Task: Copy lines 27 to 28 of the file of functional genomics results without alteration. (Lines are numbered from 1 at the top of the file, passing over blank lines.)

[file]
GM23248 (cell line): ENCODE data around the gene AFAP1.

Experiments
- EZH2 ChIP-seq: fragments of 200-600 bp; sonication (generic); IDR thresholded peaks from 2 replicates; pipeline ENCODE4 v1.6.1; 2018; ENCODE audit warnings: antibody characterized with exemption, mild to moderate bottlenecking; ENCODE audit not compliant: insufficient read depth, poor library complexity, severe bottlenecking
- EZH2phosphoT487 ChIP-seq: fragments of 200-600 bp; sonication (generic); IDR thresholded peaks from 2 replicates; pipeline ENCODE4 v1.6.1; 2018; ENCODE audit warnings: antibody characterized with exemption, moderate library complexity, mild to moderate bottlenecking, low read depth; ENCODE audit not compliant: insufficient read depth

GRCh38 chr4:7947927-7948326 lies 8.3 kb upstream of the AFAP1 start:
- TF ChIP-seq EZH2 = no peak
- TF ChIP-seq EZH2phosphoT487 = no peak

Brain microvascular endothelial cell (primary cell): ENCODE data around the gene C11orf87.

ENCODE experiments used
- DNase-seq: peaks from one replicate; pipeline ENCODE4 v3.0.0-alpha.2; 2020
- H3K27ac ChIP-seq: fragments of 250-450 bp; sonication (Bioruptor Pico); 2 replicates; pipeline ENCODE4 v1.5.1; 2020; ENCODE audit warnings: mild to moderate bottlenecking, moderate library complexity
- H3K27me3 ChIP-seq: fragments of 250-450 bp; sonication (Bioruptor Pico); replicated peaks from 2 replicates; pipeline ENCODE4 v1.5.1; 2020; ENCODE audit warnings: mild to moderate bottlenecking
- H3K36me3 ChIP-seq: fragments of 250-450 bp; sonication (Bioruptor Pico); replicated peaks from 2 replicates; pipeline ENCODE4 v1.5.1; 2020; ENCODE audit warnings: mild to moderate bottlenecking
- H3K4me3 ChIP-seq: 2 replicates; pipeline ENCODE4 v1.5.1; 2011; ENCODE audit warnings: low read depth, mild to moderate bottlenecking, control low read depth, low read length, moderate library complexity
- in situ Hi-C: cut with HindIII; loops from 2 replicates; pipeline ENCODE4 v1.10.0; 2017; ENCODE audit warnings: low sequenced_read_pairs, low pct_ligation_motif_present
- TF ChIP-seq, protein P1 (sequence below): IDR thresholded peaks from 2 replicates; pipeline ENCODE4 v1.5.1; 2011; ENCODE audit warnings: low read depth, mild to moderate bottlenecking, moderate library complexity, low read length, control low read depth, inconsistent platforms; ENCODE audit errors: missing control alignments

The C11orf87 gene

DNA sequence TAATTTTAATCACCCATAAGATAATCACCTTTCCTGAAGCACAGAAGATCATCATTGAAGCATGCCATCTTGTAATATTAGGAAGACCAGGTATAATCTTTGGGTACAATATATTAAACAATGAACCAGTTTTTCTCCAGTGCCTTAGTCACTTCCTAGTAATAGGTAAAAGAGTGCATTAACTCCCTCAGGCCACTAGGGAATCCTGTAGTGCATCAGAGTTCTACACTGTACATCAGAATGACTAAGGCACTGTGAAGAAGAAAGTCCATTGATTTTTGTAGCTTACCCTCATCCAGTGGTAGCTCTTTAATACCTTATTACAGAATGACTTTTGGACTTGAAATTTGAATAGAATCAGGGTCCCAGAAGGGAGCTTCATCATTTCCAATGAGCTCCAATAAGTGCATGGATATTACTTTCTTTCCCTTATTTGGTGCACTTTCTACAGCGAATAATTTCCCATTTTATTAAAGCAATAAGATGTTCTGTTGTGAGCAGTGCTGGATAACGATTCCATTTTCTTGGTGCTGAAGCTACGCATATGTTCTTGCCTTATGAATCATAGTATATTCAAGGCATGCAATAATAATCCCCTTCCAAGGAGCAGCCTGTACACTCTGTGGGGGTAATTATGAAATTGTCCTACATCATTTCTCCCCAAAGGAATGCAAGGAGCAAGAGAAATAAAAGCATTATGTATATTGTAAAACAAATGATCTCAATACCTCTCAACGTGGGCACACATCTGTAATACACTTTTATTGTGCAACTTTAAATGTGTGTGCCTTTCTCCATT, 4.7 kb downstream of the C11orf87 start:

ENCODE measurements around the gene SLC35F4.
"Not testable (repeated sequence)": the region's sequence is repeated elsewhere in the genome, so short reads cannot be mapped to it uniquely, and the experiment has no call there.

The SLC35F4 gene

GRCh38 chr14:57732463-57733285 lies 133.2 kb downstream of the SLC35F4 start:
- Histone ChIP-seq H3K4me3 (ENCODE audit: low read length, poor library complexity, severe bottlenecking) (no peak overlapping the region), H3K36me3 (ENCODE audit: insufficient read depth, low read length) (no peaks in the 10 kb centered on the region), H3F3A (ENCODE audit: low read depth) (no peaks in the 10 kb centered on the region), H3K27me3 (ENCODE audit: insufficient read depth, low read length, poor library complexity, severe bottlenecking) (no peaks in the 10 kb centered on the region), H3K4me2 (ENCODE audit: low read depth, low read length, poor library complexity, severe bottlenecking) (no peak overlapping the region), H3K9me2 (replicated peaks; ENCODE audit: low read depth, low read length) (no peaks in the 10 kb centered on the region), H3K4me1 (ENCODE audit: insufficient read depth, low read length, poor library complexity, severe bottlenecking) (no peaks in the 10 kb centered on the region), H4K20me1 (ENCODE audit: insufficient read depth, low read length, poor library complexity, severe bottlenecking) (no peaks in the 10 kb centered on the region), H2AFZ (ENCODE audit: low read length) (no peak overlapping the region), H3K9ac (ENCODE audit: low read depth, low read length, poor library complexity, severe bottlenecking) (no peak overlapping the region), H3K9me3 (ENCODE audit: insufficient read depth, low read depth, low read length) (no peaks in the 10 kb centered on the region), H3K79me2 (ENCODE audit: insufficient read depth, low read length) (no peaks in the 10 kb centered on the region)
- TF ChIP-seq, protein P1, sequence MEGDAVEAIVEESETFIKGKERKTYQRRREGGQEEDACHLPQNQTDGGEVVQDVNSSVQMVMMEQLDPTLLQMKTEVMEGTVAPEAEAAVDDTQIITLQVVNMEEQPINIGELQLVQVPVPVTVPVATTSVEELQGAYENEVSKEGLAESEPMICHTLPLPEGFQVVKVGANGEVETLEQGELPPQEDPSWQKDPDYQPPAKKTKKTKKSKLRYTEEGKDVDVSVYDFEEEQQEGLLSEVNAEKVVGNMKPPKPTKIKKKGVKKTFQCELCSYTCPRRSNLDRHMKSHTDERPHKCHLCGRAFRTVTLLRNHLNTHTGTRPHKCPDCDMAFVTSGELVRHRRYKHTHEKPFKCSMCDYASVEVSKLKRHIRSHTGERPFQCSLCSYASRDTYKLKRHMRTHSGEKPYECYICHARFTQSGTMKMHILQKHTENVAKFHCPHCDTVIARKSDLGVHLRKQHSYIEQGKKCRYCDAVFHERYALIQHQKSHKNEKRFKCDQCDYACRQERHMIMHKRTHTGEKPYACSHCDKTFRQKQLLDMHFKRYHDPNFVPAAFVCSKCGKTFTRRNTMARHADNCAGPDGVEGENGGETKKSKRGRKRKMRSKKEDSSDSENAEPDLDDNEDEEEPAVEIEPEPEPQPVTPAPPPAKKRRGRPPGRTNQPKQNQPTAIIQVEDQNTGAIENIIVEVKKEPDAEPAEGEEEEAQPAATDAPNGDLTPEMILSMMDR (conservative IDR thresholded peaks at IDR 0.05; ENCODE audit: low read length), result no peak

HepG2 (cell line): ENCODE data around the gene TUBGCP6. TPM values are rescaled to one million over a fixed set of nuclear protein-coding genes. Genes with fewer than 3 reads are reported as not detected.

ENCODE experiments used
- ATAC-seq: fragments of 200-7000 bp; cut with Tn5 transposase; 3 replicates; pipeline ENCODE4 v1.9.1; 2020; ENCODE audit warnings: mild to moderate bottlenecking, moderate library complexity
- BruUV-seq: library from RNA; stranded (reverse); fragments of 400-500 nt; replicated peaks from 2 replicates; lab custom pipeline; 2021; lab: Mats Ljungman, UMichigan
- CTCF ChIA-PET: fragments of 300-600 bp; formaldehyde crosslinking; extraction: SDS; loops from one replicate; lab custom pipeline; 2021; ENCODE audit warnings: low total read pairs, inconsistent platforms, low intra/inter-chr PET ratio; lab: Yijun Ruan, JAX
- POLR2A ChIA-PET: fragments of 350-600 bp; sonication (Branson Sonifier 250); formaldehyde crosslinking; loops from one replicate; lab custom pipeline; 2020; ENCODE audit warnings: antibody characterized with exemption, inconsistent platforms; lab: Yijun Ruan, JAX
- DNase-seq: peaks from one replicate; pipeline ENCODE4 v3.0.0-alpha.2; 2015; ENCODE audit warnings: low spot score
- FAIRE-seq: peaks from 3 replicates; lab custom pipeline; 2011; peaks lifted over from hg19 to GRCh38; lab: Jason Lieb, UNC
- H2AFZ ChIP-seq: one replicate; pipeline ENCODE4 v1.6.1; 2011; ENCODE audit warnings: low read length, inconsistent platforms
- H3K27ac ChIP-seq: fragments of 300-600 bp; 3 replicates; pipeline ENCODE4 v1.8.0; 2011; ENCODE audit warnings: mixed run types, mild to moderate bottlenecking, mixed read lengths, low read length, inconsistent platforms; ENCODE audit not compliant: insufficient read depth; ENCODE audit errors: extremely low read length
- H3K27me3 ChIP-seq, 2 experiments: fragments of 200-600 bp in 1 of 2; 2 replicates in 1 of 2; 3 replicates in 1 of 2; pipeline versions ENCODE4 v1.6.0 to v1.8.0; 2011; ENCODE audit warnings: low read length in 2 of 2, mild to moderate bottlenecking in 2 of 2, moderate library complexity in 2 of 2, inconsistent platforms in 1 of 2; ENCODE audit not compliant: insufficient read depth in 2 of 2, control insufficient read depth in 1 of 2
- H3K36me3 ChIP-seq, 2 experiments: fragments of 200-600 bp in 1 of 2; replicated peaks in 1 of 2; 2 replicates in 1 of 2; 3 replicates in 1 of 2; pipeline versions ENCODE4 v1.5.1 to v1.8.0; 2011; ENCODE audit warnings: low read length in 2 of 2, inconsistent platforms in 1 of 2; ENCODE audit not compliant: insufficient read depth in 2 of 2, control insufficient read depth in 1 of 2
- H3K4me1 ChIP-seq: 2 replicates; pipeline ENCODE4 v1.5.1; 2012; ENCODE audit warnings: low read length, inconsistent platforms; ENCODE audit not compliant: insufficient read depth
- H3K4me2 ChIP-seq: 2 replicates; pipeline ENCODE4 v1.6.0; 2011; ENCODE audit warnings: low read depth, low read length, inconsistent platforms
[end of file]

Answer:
- ATAC-seq: fragments of 200-7000 bp; cut with Tn5 transposase; 3 replicates; pipeline ENCODE4 v1.9.1; 2020; ENCODE audit warnings: mild to moderate bottlenecking, moderate library complexity
- BruUV-seq: library from RNA; stranded (reverse); fragments of 400-500 nt; replicated peaks from 2 replicates; lab custom pipeline; 2021; lab: Mats Ljungman, UMichigan